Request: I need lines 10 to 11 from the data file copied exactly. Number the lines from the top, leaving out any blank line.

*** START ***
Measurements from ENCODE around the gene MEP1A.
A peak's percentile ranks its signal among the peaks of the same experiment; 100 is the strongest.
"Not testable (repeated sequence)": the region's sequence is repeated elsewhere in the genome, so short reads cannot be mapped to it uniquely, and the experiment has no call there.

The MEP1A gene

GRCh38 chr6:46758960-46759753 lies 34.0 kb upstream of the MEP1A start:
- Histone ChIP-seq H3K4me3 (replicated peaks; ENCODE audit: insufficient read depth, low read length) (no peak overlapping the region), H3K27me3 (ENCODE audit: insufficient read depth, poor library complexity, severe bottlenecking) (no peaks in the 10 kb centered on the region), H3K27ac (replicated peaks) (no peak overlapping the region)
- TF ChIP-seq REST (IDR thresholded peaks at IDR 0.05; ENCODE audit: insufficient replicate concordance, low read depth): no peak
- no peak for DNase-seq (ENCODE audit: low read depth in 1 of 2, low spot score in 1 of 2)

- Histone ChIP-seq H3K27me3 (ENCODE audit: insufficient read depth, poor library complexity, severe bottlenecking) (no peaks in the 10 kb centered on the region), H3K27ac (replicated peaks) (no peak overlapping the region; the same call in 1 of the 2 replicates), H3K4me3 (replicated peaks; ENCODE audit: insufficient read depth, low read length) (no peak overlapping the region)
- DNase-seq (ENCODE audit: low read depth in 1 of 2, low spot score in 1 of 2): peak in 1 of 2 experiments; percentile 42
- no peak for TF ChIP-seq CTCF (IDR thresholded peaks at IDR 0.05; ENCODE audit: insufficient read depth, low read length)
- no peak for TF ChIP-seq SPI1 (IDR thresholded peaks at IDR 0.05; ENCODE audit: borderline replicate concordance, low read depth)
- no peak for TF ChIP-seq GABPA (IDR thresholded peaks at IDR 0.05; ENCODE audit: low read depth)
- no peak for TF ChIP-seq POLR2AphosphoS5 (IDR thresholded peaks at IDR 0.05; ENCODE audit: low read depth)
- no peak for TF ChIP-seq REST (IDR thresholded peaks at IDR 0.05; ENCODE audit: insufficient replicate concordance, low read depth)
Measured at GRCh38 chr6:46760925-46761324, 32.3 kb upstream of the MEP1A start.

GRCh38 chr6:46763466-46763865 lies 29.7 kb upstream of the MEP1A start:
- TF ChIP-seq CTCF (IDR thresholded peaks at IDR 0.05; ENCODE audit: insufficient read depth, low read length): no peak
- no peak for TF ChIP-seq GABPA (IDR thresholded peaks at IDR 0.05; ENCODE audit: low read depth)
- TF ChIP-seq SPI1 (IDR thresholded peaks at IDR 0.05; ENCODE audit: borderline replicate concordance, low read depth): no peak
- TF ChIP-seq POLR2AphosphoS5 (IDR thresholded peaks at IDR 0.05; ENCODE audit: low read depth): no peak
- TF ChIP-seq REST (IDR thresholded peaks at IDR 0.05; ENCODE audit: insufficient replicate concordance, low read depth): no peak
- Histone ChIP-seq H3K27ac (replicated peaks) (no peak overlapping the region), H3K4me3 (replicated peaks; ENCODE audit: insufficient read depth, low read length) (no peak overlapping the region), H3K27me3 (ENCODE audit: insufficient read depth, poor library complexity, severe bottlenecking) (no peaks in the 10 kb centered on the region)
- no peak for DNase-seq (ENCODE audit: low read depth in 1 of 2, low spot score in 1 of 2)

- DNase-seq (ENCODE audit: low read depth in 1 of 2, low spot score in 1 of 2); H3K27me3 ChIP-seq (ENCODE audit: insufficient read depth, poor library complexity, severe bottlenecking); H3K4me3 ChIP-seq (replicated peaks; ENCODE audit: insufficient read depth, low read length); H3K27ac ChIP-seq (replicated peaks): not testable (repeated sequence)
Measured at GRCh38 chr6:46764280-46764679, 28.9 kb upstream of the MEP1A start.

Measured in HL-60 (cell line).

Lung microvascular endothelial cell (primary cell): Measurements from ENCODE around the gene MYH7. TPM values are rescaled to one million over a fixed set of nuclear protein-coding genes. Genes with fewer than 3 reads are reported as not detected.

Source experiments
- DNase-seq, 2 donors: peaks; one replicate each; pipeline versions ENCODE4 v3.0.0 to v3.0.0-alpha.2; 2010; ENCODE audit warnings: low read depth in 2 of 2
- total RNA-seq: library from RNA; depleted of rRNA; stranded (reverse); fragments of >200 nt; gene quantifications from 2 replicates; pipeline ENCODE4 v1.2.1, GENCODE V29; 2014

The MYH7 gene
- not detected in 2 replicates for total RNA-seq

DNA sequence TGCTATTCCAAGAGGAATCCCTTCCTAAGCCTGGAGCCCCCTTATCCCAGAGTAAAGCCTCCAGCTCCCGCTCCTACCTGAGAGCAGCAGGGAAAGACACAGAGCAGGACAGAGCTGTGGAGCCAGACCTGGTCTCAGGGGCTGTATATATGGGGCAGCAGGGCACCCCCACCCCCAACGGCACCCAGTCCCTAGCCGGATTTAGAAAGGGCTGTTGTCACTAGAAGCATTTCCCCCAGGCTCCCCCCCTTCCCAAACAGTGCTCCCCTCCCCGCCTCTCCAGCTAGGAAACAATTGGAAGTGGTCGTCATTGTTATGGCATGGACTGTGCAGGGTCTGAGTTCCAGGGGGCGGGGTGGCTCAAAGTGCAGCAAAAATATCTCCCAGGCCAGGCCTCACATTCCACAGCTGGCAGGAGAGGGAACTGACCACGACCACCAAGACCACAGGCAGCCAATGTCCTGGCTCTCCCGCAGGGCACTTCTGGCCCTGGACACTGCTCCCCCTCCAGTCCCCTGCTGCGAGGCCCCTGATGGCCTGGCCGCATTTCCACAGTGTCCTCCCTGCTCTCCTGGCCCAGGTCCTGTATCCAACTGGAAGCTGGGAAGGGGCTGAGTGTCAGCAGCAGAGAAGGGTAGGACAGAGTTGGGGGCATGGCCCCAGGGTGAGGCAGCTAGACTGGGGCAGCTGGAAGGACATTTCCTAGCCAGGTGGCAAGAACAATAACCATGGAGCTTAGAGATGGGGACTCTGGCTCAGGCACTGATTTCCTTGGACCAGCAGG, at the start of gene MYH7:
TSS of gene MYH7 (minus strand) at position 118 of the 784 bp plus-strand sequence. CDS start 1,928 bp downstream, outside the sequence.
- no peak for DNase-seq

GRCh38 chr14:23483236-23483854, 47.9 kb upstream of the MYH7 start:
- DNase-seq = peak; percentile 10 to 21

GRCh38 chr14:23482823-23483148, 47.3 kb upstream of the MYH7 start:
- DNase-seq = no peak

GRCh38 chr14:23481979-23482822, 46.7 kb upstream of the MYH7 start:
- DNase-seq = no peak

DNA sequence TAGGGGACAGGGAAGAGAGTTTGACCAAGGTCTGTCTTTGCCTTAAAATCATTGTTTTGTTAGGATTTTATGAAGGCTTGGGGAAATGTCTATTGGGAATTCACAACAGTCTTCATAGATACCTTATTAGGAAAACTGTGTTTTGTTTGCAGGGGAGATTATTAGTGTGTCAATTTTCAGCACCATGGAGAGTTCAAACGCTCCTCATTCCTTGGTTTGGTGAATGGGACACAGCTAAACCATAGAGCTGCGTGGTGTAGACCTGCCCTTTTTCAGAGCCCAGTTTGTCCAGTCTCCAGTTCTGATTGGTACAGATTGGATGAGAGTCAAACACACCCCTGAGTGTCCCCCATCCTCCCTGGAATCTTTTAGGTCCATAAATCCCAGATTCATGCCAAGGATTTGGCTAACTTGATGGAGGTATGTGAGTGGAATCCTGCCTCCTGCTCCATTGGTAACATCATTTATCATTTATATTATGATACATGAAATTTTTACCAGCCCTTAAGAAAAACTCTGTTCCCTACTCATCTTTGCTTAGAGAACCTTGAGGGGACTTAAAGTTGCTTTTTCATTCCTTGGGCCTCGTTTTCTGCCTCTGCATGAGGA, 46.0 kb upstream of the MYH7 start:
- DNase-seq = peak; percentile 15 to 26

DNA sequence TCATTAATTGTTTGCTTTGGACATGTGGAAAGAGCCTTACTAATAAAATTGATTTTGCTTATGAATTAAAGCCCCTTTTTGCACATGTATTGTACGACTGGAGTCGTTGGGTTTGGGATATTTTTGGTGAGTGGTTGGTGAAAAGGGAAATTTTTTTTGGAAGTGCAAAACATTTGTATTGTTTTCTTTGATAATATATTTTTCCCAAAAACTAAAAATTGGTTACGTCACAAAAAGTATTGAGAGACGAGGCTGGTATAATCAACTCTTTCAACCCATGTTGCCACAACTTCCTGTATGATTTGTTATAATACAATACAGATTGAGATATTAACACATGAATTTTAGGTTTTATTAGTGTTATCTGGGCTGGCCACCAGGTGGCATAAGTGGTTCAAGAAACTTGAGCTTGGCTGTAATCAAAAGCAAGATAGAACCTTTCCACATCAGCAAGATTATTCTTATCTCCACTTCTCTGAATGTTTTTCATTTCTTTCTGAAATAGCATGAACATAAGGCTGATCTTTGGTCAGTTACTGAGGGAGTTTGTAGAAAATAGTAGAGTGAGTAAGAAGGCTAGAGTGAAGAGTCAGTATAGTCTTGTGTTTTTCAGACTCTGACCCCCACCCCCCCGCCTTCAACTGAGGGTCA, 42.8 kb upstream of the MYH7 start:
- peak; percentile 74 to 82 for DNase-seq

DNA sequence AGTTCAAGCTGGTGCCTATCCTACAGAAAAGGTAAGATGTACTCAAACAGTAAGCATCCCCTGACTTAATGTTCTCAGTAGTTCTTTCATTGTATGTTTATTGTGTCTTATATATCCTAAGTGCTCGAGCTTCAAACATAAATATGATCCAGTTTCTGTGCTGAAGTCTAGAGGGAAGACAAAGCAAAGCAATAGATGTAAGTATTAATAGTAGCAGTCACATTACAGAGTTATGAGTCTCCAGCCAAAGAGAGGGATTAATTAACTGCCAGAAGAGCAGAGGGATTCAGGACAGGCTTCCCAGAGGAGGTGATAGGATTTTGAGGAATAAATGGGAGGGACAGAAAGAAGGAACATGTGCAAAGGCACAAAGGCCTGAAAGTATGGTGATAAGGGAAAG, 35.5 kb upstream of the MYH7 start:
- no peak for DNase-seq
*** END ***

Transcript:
- DNase-seq (ENCODE audit: low read depth in 1 of 2, low spot score in 1 of 2): peak in 1 of 2 experiments; percentile 42
- no peak for TF ChIP-seq CTCF (IDR thresholded peaks at IDR 0.05; ENCODE audit: insufficient read depth, low read length)